The New England Violet (Viola novae-angliae):
When I first saw the violet pictured below, I nearly passed it by as just another Common Blue, a denizen of every suburban lawn and city alley. Ho hum, dime-a-dozen . . . .
There's a tiny orchid called Autumn Coralroot (Corallorhiza odontorhiza) that grows abundantly in the woods of Moreau Lake State Park in Saratoga County, NY. As a species, Autumn Coralroot is not considered a rare orchid, and I have been taking photographs of it for many years. Here's just one of my photos:
Dan sent some of my photos to our leading state botanist, Steve Young, who sent them on to "the" expert in this taxon, a Professor John Freudenstein at Ohio State University. Noting the open-throated floret and the shape of the petal, Professor Freudenstein judged it to be the exceedingly rare variety, Corallorhiza odontorhiza var. pringlei, last reported from only one New York county (Monroe) way back in 1903 and never found again there or in any other county in the state. By now, this plant is actually rated as Extirpated from New York. Well, I guess a plant can't be rated any rarer than that! State-ranked SX! I'm happy to report that a secure population is now known to be thriving at Moreau Lake State Park. (You can click on this link to read my post about finding new populations of this super-rare orchid at the park.)
But when Green Rock Cress goes to seed, the plant is pretty hard to ignore, with its long, slender, shiny siliques arching away from its tall stems, arrayed like water falling from a fountain. I had definitely noticed this plant for a number of years, searching my wildflower guidebooks in vain for its identity, and finally giving up. Hey, it's only one of those uncountable number of no'count mustards, I thought, and thought no more of it. For a while, anyway.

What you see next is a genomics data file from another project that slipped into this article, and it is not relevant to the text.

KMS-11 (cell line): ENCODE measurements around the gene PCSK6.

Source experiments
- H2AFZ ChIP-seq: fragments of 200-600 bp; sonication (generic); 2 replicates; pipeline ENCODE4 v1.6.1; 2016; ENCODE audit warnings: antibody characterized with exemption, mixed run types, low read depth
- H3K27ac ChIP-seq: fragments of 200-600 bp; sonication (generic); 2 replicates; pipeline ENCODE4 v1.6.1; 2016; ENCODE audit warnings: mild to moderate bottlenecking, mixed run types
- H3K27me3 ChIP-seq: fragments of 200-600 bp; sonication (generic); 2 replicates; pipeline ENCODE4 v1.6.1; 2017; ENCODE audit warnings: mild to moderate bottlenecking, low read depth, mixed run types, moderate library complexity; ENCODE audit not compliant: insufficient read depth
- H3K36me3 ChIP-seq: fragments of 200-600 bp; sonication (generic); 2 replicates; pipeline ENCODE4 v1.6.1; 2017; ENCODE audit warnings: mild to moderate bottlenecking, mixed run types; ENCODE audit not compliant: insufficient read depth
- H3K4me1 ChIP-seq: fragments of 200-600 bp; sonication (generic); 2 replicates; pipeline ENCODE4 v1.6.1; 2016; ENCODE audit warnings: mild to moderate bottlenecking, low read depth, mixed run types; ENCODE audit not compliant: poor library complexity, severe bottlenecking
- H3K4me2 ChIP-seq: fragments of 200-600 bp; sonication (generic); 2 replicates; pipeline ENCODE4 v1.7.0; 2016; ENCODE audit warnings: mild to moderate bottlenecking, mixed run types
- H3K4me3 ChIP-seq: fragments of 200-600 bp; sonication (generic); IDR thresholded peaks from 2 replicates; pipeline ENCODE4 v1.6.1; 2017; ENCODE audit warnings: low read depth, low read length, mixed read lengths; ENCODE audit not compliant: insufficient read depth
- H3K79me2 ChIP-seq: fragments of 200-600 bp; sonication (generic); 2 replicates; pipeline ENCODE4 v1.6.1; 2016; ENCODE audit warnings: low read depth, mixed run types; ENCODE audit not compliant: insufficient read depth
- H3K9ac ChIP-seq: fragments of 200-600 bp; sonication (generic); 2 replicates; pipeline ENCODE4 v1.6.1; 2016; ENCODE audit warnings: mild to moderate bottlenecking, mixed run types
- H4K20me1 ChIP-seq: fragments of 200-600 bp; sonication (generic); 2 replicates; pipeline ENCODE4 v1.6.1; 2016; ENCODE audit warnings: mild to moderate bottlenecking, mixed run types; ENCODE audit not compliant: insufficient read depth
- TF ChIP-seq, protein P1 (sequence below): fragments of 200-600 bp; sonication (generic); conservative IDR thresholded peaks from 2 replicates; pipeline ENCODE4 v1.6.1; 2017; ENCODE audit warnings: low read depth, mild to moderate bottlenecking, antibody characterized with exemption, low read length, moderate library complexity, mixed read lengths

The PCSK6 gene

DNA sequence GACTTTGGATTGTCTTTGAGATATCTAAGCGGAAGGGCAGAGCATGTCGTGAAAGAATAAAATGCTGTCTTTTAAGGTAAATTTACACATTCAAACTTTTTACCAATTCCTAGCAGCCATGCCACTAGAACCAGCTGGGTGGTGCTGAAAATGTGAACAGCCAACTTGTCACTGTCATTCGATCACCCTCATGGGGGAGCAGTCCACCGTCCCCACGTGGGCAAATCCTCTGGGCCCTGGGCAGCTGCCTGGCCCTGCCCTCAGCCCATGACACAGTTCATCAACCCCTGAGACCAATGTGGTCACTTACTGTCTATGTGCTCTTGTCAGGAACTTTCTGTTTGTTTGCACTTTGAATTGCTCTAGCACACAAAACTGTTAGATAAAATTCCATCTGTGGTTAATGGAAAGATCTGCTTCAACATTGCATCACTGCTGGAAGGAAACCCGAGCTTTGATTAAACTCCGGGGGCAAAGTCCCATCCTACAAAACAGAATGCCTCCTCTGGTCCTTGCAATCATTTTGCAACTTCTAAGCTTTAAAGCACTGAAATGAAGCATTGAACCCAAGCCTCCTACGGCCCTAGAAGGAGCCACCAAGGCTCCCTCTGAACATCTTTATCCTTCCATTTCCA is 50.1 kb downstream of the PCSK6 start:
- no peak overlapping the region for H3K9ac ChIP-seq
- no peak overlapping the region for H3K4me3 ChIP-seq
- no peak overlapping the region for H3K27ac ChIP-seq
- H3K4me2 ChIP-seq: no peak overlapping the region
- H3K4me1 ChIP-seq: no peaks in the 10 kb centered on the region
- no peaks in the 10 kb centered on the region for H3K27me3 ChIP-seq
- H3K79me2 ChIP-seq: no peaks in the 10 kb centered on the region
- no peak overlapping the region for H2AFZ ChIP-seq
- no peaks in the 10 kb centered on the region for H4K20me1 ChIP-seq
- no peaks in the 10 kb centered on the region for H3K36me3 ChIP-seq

Remembering my friend Ed:
I'm sure most folks can imagine how happy I am to have found such super-rarities in my personal hunting grounds, as well as how lucky I feel to have such super-expert friends who are always willing to help me identify each find. But I'm also feeling sad that I can't share my excitement about these finds with the man who more than anyone else helped to feed my passion for plants. That man is Ed Miller, my dear friend, fellow wildflower nut, and mentor extraordinaire, who died this past March at the age of 94. I hope this photo below conveys some of the joy we found in each other's company. To understand why I loved this man so much, here's a link to the blog post I wrote as a tribute to him on the occasion of his 90th birthday. I'm happy to report that he maintained his vigor of mind and spirit as well as his marvelous delight in the natural world until a very short time before he died, at peace, without pain, and surrounded by those he loved and who loved him. May we all live and die so well.